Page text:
Floods devastate Nebraska, Beto joins the crowded 2020 field, and Donald Trump issues the veto of his presidency. This is the last week in review.
Platte River Flooding
In eastern Nebraska and western Iowa, the Platte and Missouri rivers have flooded over, destroying highways, towns, and lives. Rivers were measuring at 27 feet, with entire towns buried and a number of farms completely destroyed. Three lives have been lost. Entire counties have been abandoned. There’s little that can be done, of course. Much of the land affected is rural and flat, so residents have little choice but to wait out the floodwaters. The US Army Corps of Engineers says that 200 miles of levees have been compromised. I could go on, but instead, I’ll recommend this article from Weather.com and leave you with this photo:
Pretty surreal flying into Omaha. Highways fully submerged. pic.twitter.com/UPUY9fHyXN
— Christopher Heady (@heady_chris) March 16, 2019
Beto Kicks Off Campaign
Robert Francis “Beto” O’Rourke announced his campaign for the nation’s highest office on Thursday in a video announcement from his home. He has spent the last few days in Iowa campaigning. Beto was a US Representative from El Paso before running against Ted Cruz for the US Senate. While he did lose, many Democrats were encouraged by the size of his campaign, how close the race was, and the fact that he shattered the previous record for fundraising. O’Rourke started his campaign in Keokuk, Iowa, a poor union town in the very southeastern corner of the state. It’s a part of one of many counties in Iowa that reliably goes to Democrats, but swung to Trump’s populist message in 2016.
O’Rourke is polling around 5 points in recent polls, but none have been taken since he announced. He trails Joe Biden, Bernie Sanders, Kamala Harris, Elizabeth Warren, and Cory Booker. A more recent poll from Emerson asked just Wisconsin voters, who chose Sanders first with 39 percent, Biden in a distant second at 24, Warren third at 14, and O’Rourke fourth at 6.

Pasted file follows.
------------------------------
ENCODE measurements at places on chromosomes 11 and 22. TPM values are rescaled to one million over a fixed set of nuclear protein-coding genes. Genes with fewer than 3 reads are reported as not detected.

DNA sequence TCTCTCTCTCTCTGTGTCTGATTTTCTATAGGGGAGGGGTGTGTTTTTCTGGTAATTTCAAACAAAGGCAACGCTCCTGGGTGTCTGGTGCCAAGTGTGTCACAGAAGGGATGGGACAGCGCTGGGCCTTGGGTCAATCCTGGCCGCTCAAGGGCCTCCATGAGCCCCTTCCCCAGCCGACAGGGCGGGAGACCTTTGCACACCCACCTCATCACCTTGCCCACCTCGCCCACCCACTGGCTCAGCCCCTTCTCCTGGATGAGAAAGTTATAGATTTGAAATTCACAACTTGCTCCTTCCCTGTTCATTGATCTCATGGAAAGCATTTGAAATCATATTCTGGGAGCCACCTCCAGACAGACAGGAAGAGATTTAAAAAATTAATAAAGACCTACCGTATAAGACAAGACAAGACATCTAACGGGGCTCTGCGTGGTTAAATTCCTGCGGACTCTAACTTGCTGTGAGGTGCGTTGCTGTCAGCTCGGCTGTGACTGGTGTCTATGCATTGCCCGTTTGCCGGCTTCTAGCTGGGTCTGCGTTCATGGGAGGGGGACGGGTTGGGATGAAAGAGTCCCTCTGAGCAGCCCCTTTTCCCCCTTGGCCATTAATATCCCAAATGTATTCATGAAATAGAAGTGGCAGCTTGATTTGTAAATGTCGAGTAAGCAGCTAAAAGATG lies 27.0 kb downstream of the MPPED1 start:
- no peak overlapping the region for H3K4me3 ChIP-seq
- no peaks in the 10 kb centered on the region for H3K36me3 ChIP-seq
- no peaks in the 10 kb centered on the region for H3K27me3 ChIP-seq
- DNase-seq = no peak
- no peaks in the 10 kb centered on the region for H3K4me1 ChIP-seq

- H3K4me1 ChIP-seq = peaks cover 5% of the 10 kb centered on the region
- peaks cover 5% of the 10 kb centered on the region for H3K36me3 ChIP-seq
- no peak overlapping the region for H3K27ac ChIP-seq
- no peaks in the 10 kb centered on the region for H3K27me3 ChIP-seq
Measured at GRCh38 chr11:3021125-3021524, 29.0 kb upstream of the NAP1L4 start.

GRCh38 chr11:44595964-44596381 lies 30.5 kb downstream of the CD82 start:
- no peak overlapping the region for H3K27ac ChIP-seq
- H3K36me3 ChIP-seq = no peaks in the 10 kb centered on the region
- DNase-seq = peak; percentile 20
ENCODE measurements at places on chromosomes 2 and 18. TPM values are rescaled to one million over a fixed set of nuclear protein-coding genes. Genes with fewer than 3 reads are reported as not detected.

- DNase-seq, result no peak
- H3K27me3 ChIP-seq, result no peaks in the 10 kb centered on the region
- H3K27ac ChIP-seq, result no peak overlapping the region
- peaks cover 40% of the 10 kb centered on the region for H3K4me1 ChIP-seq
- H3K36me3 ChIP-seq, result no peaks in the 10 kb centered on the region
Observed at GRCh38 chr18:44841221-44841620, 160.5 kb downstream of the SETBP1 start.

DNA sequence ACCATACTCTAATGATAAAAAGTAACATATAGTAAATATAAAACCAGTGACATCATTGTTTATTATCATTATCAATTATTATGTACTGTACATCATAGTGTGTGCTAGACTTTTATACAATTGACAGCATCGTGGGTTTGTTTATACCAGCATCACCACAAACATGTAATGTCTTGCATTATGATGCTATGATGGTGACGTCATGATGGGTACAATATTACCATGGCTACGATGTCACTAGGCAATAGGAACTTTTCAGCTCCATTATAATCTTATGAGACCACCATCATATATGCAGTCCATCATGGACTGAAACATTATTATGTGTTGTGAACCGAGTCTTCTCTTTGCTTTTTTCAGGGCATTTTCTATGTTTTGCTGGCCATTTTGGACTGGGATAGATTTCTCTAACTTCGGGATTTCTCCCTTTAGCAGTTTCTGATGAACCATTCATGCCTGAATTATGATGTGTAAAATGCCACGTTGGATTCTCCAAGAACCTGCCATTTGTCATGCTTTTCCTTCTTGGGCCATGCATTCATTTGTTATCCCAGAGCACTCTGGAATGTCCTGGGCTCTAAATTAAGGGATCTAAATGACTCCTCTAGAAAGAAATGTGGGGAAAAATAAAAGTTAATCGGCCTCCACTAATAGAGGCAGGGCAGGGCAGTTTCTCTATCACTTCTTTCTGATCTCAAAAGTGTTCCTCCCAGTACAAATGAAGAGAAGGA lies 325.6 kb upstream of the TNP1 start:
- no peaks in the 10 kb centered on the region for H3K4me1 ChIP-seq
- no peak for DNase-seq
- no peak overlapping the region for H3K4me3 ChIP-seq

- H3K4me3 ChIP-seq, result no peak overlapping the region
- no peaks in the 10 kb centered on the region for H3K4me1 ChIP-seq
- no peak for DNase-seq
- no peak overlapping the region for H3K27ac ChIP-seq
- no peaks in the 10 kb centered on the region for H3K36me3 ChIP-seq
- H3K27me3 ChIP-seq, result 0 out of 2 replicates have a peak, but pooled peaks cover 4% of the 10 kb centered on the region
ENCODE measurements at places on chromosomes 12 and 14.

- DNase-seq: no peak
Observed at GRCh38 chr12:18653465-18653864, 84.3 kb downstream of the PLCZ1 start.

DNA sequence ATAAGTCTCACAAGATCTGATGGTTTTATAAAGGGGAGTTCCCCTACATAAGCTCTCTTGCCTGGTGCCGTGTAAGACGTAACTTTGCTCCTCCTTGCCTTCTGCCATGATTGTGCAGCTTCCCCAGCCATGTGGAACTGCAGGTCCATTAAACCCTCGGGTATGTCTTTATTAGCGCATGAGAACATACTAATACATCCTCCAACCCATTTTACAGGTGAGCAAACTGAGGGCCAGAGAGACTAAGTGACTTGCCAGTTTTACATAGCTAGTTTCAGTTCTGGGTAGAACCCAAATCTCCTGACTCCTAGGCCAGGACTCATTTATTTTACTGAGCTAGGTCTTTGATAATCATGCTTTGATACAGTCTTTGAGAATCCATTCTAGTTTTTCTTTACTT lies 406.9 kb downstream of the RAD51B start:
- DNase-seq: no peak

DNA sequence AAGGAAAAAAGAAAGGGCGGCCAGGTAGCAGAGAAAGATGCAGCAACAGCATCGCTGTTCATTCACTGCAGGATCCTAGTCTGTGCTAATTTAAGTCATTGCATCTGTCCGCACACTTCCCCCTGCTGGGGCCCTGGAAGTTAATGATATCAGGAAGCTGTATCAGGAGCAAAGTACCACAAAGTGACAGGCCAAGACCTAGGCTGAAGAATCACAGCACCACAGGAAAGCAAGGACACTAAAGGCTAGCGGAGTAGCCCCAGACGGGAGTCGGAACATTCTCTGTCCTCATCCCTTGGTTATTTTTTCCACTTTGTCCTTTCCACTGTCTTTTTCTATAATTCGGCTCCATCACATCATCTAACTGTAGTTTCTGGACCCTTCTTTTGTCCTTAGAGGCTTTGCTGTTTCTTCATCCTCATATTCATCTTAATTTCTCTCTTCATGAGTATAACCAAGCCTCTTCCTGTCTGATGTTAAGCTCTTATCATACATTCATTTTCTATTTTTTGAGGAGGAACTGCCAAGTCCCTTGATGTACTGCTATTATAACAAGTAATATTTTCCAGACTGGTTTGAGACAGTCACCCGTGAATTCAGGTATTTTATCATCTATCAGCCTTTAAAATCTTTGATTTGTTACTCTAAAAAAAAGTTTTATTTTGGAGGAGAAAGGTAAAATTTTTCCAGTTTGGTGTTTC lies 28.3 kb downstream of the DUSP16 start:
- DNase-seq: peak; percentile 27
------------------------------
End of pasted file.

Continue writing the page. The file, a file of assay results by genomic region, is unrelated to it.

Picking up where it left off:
Kirsten Gillibrand also officially announced this week, though she had been campaigning with an exploratory committee since January. Wayne Messam, the mayor of Miramar, Florida, launched an exploratory committee this week, as well. He’s expected to announce March 30th, and former Tallahassee mayor and 2018 gubernatorial candidate Andrew Gillum is expected to announce tomorrow.
Trump Vetos a Rebuke of Trump
The President used the first veto of his term just three months into the second half of his term (which has seen Democrats take control of the House). The resolution he vetoed would have blocked him from funding his border wall through executive order or national emergency declaration. 12 Republicans voted for the resolution, including Rand Paul, Marco Rubio, Mitt Romney, and Mike Lee. The Senate passed it 59-41, which is not veto-proof. Unless 8 more Republicans flip, the veto will hold. Republicans who flipped are facing a lot of criticism from their own party, but nearly two years out from an election, it’s unlikely it will affect their re-election chances. Most cited constitutionality and precedent as their reasoning.
You can read more from Andrew Bartholomew on Think Liberty here.